According to Rabbi Yoḥanan quoting Rabbi Shimon ben Yehotzadak there are only three mitzvot that are so severe that a person should give up his life rather than perform the forbidden acts. Those mitzvot are:
- avoda zara (idol worship)
- gilui arayot (forbidden sexual relations)
- shefikhut damim (murder)
The Gemara presents Biblical passages as the source for this rule regarding Avoda Zara and Gilui Arayot. When it comes to Shefikhut Damim the Gemara argues that no proof-text is necessary, as it is a sevara – a logical argument – that murder cannot be permitted to save a life. To illustrate the sevara, the Gemara tells of a person who approached Rabba with the following question:
“The ruler of my village came to me and said ‘kill that person, and if you do not then I will kill you.’ Can I follow his order so that I will be able to save myself?”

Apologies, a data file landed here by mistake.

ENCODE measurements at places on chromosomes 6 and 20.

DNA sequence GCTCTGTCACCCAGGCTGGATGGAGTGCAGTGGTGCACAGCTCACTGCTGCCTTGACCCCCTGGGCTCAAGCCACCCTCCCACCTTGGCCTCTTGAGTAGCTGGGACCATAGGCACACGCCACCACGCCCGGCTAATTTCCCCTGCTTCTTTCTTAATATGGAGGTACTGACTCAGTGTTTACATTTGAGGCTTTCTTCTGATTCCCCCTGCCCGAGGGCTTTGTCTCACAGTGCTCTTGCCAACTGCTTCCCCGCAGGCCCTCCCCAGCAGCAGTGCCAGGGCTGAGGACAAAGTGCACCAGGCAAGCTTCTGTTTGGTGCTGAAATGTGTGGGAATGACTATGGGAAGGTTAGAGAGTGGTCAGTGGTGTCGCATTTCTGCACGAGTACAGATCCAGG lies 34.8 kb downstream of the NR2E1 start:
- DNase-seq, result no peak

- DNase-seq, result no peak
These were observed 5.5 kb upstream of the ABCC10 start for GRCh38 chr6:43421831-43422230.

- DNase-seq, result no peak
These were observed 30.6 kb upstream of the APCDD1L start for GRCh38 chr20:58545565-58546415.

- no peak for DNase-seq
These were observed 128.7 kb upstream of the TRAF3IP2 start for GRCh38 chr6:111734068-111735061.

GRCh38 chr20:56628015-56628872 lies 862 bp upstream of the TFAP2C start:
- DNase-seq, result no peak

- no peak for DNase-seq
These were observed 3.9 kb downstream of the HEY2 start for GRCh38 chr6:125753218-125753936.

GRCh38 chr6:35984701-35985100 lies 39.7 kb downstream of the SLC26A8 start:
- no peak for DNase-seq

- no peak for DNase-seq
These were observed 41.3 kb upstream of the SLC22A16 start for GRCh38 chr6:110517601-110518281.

“Allow yourself to be killed, but you may not kill another. Who says that your blood is redder than his? Perhaps his blood is redder than yours.”
On a simple level, Rabba’s argument is that we cannot tell whose life is more valuable, so we will not allow you to save your life at the expense of another.
Rabbeinu Yehonatan explains Rabba’s answer by arguing that really the laws of the Torah are so important that we would not allow them to be “pushed aside” even at the expense of human life. The reason the halakha permits someone to transgress a serious prohibition – like Shabbat – in order to save a life is because we weigh that single ḥillul Shabbat (desecration of Shabbat) against the potential Shabbatot that the person will observe in the course of his lifetime. In our case the argument is that we cannot possibly know “whose blood is redder” i.e. who will live longer and perform more mitzvot.